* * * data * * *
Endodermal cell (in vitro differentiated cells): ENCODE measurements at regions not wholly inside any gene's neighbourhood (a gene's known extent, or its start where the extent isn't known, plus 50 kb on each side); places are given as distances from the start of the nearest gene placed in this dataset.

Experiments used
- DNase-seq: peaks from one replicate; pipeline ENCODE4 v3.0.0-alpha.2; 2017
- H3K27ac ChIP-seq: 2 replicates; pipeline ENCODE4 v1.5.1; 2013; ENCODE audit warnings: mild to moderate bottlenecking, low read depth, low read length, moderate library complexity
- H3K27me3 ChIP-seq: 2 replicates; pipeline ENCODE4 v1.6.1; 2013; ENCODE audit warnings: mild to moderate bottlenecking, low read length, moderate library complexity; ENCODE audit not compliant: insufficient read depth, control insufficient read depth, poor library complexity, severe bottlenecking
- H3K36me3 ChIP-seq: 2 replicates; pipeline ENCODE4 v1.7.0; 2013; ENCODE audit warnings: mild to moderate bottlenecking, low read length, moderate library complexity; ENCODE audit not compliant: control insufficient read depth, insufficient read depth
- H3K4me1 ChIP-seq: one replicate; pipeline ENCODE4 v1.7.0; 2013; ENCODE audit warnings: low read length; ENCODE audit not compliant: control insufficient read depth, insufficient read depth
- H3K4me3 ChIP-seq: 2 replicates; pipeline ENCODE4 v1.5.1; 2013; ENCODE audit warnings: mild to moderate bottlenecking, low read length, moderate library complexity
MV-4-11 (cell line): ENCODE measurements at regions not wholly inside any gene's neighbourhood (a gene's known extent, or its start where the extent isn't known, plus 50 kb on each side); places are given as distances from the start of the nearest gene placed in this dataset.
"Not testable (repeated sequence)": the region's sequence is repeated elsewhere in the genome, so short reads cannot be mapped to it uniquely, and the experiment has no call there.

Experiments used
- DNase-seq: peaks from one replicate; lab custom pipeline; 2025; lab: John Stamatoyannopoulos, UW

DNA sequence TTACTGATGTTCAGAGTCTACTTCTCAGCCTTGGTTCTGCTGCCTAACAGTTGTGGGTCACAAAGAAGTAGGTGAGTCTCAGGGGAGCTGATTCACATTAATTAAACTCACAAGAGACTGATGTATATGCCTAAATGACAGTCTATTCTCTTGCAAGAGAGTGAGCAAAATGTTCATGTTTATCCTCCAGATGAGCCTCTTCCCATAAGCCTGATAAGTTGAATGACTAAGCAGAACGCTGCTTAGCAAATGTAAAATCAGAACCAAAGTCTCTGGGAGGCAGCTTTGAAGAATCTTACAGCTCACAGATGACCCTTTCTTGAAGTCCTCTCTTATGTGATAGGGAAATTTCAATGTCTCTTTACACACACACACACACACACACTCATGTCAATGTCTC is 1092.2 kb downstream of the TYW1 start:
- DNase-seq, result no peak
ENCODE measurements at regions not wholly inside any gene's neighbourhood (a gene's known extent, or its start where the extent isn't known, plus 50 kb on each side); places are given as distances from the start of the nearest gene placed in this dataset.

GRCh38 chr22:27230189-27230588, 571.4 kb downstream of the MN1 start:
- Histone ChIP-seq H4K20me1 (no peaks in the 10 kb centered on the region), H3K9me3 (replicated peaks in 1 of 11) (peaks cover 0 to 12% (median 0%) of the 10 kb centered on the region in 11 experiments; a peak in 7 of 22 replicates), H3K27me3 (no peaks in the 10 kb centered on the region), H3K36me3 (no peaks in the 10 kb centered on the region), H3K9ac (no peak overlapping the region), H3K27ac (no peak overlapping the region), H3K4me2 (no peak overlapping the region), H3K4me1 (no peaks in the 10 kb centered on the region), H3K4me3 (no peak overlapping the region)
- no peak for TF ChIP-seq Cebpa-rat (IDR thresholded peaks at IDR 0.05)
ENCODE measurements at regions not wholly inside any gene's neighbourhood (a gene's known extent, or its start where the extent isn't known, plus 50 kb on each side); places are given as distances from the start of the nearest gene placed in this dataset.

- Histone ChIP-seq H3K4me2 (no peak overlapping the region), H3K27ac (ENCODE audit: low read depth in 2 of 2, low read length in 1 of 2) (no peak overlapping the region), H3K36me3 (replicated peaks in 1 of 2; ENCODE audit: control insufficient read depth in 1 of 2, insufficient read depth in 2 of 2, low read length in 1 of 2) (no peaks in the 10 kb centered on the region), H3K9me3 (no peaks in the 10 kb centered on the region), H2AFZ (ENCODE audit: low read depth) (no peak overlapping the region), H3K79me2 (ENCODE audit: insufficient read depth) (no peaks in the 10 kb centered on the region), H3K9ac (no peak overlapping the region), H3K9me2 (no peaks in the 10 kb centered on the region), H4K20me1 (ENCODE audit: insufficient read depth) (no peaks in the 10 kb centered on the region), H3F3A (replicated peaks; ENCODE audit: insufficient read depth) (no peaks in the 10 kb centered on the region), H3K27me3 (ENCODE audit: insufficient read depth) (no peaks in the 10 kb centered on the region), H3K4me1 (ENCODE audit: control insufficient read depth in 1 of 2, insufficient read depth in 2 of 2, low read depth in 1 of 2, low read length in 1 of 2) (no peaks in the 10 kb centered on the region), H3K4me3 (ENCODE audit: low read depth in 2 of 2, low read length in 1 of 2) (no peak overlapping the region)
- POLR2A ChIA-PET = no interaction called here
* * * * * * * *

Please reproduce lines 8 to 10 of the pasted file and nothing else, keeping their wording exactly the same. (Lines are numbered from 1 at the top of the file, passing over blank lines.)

- H3K4me3 ChIP-seq: 2 replicates; pipeline ENCODE4 v1.5.1; 2013; ENCODE audit warnings: mild to moderate bottlenecking, low read length, moderate library complexity
MV-4-11 (cell line): ENCODE measurements at regions not wholly inside any gene's neighbourhood (a gene's known extent, or its start where the extent isn't known, plus 50 kb on each side); places are given as distances from the start of the nearest gene placed in this dataset.
"Not testable (repeated sequence)": the region's sequence is repeated elsewhere in the genome, so short reads cannot be mapped to it uniquely, and the experiment has no call there.